I tend to say I'm more character-driven than plot-driven in the writing of my novels.
However, if I were to say that I am a character writer, it wouldn't be true. Not really. I think most people who claim to be character writers aren't. Not exactly.
The reality is, my characters drive their own actions by their behavior, which is defined by their character. However, when I start any particular novel, there is an idea of a story I want to tell. I don't simply sit down and say I'm going to write another book with Ashlyn, or Tain, or Lara and Farraday.
Before I can revisit any of my characters in a work - be it short or long - I need a story idea that fits with their character that I believe can work together.
For me, the reality is that I see character and plot as the two horses pulling the carriage. For some writers, character might be stronger than plot, and for other writers it's the other way around. However, both are required to complete the novel.
For my money, the man who is writing character novels in the truest sense is also one of the most overlooked authors writing and publishing today, and for any writer serious about learning what it is to write a completely character-driven novel, they must dive deep into the works of James Sallis.
I didn't know what to expect when I first read Sallis. And because the reading experience was unlike anything else I'd experienced before, at first, I wasn't sure how to formulate my response to the book in any way that made sense. I was used to picking up books that were about this murder or that police investigation, or this kidnapping, or that assassination plot. Books that had a goal. A defined focus. Stop the killer before he strikes again, catch the killer and bring peace to the family. Prevent global chaos and political instability. Lofty goals with high stakes.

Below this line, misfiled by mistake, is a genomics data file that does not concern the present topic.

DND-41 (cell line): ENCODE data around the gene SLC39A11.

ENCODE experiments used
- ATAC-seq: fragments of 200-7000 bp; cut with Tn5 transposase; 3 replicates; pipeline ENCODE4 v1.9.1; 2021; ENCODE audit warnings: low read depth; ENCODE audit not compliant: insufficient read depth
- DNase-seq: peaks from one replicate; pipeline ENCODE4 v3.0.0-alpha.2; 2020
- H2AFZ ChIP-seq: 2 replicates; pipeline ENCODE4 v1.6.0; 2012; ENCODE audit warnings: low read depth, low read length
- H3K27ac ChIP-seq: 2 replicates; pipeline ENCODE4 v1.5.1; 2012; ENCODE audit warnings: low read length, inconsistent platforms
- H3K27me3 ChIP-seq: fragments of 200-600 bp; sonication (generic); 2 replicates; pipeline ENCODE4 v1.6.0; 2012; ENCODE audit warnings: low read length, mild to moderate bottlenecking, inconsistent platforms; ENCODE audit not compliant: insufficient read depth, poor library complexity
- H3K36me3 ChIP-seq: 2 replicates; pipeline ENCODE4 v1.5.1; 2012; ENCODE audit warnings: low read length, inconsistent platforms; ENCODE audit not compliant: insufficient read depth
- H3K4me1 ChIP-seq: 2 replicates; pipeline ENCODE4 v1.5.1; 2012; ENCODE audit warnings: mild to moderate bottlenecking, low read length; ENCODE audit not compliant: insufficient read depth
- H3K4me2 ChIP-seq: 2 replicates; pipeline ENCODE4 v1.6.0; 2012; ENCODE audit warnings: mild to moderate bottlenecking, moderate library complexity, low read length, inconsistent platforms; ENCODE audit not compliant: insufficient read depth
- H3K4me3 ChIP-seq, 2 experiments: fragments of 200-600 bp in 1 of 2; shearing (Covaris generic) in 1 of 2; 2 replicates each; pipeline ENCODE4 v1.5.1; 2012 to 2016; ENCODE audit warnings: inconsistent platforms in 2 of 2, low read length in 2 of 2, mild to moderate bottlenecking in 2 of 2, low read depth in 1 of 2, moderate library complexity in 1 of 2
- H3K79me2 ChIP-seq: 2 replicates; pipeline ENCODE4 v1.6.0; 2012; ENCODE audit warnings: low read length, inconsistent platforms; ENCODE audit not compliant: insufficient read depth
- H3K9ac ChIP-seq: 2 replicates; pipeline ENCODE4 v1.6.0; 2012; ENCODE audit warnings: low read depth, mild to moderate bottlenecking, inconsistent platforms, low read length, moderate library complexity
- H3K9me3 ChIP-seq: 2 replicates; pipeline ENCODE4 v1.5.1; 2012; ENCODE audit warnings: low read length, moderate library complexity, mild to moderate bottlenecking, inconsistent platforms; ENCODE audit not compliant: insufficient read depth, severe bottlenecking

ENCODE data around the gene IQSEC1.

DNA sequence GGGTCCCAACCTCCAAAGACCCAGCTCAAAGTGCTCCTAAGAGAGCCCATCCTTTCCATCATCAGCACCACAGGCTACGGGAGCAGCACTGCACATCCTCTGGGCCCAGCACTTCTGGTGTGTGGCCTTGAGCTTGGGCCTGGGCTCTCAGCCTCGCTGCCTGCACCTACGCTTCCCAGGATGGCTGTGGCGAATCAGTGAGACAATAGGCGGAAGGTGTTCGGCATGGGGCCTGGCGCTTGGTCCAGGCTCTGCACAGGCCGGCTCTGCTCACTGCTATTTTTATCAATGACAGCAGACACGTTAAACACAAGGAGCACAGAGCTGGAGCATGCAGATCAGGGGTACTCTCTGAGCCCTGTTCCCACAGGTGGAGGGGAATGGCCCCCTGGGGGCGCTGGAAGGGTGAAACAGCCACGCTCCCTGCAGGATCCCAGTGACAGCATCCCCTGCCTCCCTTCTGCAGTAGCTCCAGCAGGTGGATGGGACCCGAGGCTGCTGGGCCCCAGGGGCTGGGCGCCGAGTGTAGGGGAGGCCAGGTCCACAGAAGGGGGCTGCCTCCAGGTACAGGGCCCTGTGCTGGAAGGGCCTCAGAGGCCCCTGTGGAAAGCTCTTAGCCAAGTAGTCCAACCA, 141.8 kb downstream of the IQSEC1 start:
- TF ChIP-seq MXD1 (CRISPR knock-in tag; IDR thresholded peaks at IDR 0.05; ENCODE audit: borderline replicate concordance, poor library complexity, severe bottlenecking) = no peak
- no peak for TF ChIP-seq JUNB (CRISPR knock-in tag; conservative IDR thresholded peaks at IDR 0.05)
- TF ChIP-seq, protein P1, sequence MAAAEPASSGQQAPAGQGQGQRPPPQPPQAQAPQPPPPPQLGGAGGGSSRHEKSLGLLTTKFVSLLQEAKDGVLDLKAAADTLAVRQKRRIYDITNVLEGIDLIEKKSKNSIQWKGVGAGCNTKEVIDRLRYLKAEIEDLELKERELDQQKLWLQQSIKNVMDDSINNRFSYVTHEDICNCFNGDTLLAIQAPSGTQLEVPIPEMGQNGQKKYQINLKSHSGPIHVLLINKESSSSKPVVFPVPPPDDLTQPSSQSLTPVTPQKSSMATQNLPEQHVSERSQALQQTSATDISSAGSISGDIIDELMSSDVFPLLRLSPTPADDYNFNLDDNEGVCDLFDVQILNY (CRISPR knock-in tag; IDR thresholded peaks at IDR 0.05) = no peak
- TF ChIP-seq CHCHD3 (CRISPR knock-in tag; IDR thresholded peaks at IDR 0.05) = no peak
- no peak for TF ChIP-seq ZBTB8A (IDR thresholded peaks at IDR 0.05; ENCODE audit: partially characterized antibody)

If you bring those expectations to a Sallis book, you won't know what hit you. Unfortunately, I think a lot of people are confused as a result, and move on to more familiar territory again.
For me, I was fascinated. I recall saying that as a bass player, Sallis demonstrated he knew exactly which notes to leave out, which is at least as important as knowing which notes to put in a story.
Read the Turner books, read the Lew Griffin books, and what you will be reading are books that are about them. About Turner, about Griffin. Not about any one particular case or revelation or defining moment in a career. With the Griffin books, in particular, the character is revealed one piece at a time, the layers stripped away. This was my original review of The Long-Legged Fly.
Sitting down with James Sallis’s The Long-Legged Fly, I had no idea what to expect. I knew it was the start of a series and, in keeping with a recent trend, it was yet another PI novel to make its way to the top of my TBR pile.
From the Turner books, I was aware of Sallis’s unrivaled storytelling skills. Sallis has mastered the art of painting with words, and maximizing the effectiveness of each word chosen. A typical Sallis novel runs close to 60,000 words, and yet the words I’d use to describe the writing are lush, evocative, potent.
The Long-Legged Fly is no exception. We begin with Lew Griffin in 1964 and follow his life, in segments, until 1990. The two hundred pages highlight defining moments within Griffin’s journey, and some might argue some scenes are fictional excerpts from Griffin’s later life as a novelist. However you interpret the story, it’s impossible to deny the originality of Sallis’s approach.
When I pick up a crime fiction book, I generally have some idea of what to expect. The PI genre has its own tropes, yet has certain similarities to police procedurals. In most novels within these subgenres a crime is committed. A detective is either sent out (in the case of the police) or hired (in the case of the PI) to investigate. The story unfolds from there.